Last but hardly least, each pen pal received a card and envelope. They addressed the envelope to themselves and exchanged them, with the intent of keeping the correspondence going over the summer. After all, as Caden Ross enthusiastically put it, “It’s fun!”

Salem Garden Club celebrates its 90th anniversary

Church Stroll

 

By Shelley A. Sackett

On January 7, 1928, 20 men and women met at the home of Mr. Wilis H. Ropes. Bound by a love of gardening, the mostly married couples had decided to form the Salem Garden Club, a Salem mainstay that celebrated its longevity on May 20 with a 90th Anniversary Tea and Social at the First Church.

 

Mayor Kim Driscoll was on hand to express Salem’s appreciation. “It was an honor to recognize the club’s 90 years of dedicated service beautifying our city, sharing horticultural knowledge and providing social enterprise to members young and old,” she posted on her Facebook page.

 

Co-pres.

Co-Presidents Meg McMahon and Tracy Rubin at the 90th Anniversary Tea and Social.

On display were artifacts from years gone by, including old program books, photos, certificates of recognition, handwritten thank you notes from the people of Britain for seeds sent in the 1950’s and a slide show of special moments over the last nine decades. “Some members wore hats, which added to the festive atmosphere,” said SGC 2017-2019 Co-president Meg McMahon.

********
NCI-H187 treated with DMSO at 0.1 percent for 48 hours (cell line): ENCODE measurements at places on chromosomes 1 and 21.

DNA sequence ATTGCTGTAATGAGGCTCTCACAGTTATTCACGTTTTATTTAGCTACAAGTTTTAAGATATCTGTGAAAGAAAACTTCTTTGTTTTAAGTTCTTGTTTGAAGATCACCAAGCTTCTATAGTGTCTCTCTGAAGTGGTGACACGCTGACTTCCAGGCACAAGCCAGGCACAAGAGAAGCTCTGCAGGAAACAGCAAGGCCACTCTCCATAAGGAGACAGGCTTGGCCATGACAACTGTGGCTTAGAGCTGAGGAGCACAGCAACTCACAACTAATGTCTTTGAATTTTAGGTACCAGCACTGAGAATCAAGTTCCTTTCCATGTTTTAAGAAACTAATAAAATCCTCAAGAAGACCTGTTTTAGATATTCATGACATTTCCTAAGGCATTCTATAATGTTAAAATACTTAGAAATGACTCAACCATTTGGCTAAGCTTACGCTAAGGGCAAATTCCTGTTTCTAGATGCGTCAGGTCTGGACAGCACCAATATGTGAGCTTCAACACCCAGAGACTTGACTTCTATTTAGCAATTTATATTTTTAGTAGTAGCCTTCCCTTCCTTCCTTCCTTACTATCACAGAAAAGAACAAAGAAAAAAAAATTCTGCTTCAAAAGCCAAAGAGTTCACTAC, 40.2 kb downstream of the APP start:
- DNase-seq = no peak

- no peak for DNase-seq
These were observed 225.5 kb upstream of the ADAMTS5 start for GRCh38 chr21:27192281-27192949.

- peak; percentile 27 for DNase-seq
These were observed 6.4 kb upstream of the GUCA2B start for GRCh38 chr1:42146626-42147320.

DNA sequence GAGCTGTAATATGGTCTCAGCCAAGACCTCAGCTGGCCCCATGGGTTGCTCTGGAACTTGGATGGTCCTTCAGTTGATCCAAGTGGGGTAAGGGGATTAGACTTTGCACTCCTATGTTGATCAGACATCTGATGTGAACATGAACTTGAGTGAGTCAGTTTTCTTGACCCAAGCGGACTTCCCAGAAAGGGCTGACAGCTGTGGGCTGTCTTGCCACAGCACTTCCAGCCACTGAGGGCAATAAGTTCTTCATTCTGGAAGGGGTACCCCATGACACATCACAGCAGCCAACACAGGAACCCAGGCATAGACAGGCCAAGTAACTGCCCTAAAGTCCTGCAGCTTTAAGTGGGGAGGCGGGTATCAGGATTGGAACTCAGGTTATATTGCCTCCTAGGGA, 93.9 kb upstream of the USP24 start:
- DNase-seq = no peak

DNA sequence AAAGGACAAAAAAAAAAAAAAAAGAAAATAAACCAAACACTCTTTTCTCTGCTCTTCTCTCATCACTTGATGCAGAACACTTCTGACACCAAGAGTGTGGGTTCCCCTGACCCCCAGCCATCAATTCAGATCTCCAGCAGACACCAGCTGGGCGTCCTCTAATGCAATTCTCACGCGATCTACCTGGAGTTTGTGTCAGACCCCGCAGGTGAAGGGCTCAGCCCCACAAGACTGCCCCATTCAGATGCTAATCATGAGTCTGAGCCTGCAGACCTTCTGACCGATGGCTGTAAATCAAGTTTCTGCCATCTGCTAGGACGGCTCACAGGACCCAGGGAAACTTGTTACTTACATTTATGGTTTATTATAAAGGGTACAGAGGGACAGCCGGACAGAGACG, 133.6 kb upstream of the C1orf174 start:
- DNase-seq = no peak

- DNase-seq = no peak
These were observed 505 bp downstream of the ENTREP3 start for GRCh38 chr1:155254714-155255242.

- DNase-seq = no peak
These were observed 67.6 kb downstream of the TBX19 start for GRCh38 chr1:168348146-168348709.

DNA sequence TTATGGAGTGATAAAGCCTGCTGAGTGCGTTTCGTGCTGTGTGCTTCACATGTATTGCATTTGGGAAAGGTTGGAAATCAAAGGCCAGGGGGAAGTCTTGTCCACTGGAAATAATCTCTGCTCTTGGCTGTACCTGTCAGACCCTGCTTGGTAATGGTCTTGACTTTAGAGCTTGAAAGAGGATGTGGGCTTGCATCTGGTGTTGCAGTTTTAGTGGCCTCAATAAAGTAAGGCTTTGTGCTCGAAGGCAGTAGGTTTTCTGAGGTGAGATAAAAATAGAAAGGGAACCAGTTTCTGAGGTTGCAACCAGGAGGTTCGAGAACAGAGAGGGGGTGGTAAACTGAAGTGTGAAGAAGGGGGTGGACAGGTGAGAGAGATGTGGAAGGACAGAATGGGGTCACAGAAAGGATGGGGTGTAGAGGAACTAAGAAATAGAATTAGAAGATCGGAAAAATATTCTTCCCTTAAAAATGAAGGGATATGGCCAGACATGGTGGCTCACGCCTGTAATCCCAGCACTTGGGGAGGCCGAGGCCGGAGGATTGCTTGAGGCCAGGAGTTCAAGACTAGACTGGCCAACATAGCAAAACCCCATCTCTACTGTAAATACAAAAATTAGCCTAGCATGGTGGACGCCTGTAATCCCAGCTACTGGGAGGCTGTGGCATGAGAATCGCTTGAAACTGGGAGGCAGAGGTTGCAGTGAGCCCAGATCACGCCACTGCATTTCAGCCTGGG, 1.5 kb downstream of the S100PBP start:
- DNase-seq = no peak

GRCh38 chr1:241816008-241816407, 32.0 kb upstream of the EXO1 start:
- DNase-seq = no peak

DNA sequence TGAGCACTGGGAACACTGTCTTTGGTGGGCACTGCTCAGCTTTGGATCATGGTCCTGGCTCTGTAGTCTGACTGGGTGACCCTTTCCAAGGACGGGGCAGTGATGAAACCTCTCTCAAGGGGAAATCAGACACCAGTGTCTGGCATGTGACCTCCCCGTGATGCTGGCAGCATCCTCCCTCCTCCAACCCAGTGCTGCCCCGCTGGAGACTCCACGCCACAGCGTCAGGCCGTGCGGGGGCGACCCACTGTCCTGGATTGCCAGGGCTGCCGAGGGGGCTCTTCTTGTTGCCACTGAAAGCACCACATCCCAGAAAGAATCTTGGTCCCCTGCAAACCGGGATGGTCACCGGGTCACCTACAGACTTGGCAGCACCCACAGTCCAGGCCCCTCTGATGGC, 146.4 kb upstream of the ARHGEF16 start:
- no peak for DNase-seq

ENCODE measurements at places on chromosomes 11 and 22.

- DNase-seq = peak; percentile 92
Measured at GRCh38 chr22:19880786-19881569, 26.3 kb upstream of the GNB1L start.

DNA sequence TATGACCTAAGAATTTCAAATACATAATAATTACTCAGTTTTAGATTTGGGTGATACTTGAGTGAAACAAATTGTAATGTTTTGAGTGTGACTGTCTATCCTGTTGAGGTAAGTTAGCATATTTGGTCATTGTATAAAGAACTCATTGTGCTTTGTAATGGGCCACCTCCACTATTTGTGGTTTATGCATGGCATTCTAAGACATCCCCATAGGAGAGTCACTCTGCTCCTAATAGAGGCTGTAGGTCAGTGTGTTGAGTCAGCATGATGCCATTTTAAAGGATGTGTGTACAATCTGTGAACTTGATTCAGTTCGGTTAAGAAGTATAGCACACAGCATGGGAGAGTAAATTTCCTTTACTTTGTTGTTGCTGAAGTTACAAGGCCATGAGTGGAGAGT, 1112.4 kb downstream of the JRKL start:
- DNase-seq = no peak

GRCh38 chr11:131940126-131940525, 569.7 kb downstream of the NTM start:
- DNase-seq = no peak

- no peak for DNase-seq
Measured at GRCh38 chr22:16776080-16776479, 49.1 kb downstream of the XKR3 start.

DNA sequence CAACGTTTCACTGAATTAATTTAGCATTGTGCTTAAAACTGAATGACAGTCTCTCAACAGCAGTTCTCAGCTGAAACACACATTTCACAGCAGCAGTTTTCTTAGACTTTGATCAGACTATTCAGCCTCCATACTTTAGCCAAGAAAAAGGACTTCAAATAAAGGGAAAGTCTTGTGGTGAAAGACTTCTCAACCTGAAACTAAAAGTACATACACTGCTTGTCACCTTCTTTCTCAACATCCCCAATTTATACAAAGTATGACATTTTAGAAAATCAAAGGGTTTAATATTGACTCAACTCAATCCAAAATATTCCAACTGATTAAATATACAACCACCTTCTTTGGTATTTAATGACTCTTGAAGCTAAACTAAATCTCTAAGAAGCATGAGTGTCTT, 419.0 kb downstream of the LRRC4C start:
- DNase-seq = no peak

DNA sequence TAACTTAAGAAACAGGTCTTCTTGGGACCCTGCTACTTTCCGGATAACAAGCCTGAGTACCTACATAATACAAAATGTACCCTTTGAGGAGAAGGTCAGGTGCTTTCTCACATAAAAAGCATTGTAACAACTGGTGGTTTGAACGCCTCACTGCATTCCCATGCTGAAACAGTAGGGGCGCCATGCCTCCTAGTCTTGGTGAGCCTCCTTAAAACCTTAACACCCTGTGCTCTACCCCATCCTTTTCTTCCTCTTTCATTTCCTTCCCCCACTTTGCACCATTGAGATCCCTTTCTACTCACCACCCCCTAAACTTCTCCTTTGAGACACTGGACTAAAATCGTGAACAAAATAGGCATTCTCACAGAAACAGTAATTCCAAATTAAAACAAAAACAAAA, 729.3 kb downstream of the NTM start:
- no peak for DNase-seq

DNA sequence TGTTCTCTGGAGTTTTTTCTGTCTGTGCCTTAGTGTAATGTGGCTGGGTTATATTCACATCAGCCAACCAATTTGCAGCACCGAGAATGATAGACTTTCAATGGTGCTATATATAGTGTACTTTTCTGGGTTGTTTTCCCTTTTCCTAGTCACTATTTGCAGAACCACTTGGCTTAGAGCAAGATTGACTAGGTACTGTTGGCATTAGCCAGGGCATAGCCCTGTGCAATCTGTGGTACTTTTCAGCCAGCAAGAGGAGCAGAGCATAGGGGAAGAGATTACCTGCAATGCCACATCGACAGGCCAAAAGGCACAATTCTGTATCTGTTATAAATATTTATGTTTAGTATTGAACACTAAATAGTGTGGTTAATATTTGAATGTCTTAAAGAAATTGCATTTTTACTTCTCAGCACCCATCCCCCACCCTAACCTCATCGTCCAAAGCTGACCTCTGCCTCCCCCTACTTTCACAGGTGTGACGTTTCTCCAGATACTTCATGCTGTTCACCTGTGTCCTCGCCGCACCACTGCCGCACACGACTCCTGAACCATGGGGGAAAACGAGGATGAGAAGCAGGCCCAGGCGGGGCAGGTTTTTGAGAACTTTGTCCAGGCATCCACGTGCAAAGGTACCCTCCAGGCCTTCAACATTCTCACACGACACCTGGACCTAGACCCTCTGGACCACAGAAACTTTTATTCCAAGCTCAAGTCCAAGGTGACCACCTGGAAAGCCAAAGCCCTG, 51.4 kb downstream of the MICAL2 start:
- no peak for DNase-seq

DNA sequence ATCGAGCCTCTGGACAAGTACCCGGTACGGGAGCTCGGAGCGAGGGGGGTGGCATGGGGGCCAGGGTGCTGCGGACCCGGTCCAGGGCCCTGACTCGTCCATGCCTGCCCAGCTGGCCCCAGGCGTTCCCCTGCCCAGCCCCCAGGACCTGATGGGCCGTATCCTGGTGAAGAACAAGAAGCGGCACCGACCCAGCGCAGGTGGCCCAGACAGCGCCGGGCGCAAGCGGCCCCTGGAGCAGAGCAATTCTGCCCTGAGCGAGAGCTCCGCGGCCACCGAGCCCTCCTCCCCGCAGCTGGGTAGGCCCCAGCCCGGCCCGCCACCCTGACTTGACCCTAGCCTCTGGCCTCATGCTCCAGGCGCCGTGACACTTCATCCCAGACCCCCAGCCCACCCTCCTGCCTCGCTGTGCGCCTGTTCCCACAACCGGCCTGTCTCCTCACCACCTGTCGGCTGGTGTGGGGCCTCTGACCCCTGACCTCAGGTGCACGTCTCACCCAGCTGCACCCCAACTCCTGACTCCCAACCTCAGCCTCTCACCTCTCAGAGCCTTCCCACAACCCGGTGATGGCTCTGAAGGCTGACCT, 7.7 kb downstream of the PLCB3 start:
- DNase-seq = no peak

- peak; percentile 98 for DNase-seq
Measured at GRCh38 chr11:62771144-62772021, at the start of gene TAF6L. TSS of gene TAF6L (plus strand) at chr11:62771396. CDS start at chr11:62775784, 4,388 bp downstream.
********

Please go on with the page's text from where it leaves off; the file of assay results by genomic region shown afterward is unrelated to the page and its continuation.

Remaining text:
Following its 1928 establishment, the club’s first decades of existence were marked by much activity. It joined the Garden Club Federation of Massachusetts in 1929 and participated in the annual spring Flower Show in Boston that same year.

 

Members

Members Eleanor Soucy, Rosemary Mroz, Mimi Ballou, Jane Koza, and Judy Giunta at the 90th Anniversary Tea and Social held on May 20, 2018.

 

At the suggestion of local architect Philip Horton Smith, members rebuilt the garden at the Brookhouse Home on Derby Street. For a few years in the 1930’s, SGC sponsored a garden contest for children involved in the Salem summer playground program. With cash prizes for the best home gardens, the event was a summer favorite.

 

To celebrate the club’s 10th anniversary in 1938, the ambitious membership sponsored the city’s first garden tour, opening to the public ten gardens on Federal and Chestnut Streets and others along the Salem Common. Called “Open Garden Day,” the event drew over 600 people at $1.00 each, and the club raised enough money to hold its own horticultural show in historic Hamilton Hall on Chestnut Street the next year.

 

The club sponsored a second, smaller garden tour in 1941 to celebrate the opening of the Gardener-Pingree House on Essex Street, designed by Salem architect Samuel McIntire. As one of its missions, SGC had taken on the responsibility for replanting the gardens at this magnificent Federal mansion.

 

Library

Spring arrangement at the Salem Public Library.

 

Over the next decade, WWII interfered with the club’s many activities, although conservation chairperson Mrs. Willis Ropes advised citizens on how to plant their own war gardens. Never ones to remain idle, members began diaries with interesting facts and entertaining anecdotes about their own gardens. “Old Salem Gardens,” a compilation of these entries, was published in 1946 and remains available for purchase 72 years later.

 

McMahon, who has been a club member since 1999, described the SGC’s early years, when meetings took place in members’ homes. “Some records indicate that there may have been Saturday night meetings and sherry drinking with lovely flower arrangements set up by one’s maid or butler,” she said.